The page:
How do Consumers Form Online Search Queries? The Importance of Activation Probabilities between Queries and Results
Posted: 18 Oct 2015 Last revised: 4 Sep 2019
Date Written: June 30, 2017
We explore how consumers form online search queries, given their content preferences. In particular, we explore the role of activation probabilities from queries to results, i.e., the probability that a certain query will retrieve certain content. Using secondary data from Google, we first show that by leveraging activation probabilities, i.e., by formulating shorter queries that do not contain all the terms they are interested in, consumers may actually reach desirable content more efficiently. This phenomenon is consistent with the robust empirical finding that users tend to form very short queries. Second, using experimental data we show that consumers have some ability to formulate queries that leverage activation probabilities. We also report some secondary field data that is consistent with consumers leveraging activation probabilities. Third, using primary data we show that consumers' beliefs on activation probabilities are biased upwards, and that they are not asymmetric enough. Our findings suggest that consumers strategically formulate queries that are more likely to activate the content they are searching for, rather than merely being similar to that content.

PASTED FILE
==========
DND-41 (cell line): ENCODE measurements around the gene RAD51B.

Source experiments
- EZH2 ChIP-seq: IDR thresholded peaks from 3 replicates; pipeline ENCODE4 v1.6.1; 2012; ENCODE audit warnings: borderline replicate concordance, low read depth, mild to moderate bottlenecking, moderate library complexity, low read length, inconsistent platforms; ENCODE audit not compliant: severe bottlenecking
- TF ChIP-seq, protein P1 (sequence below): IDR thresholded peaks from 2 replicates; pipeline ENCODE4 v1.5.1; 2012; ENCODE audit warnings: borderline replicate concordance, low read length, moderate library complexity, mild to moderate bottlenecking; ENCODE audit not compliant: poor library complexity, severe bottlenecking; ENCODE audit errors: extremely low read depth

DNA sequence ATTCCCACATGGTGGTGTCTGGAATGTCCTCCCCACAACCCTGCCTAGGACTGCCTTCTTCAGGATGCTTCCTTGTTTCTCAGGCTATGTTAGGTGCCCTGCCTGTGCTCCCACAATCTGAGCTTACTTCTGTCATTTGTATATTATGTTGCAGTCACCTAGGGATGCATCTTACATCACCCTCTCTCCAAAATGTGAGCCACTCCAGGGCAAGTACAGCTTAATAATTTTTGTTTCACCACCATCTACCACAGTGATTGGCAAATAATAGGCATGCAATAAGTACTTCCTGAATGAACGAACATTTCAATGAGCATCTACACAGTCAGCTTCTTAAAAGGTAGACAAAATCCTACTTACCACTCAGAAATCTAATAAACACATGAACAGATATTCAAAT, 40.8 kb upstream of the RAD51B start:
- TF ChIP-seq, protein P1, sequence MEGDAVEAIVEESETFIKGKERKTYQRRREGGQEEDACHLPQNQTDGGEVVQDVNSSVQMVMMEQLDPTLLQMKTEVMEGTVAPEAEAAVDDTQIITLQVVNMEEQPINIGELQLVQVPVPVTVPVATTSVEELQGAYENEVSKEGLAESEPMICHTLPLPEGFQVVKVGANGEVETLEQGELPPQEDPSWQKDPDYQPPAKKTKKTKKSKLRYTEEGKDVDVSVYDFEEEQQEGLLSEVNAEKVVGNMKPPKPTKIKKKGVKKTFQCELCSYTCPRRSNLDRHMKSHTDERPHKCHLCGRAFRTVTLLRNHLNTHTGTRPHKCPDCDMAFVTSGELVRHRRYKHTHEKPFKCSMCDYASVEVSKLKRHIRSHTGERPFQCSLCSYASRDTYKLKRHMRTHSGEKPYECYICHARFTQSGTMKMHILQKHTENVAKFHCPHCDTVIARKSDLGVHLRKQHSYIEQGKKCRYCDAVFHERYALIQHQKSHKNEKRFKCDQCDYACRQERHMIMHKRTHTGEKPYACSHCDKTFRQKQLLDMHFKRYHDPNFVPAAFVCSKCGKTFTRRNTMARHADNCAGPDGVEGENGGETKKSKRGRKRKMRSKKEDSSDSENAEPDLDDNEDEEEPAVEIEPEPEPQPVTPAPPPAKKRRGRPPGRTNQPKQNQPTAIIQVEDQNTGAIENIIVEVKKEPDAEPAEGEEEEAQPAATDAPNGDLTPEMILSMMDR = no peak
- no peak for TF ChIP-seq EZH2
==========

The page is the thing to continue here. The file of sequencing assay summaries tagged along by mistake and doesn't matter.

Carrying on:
Keywords: online search queries, consumer search, content preferences, digital marketing
JEL Classification: M31
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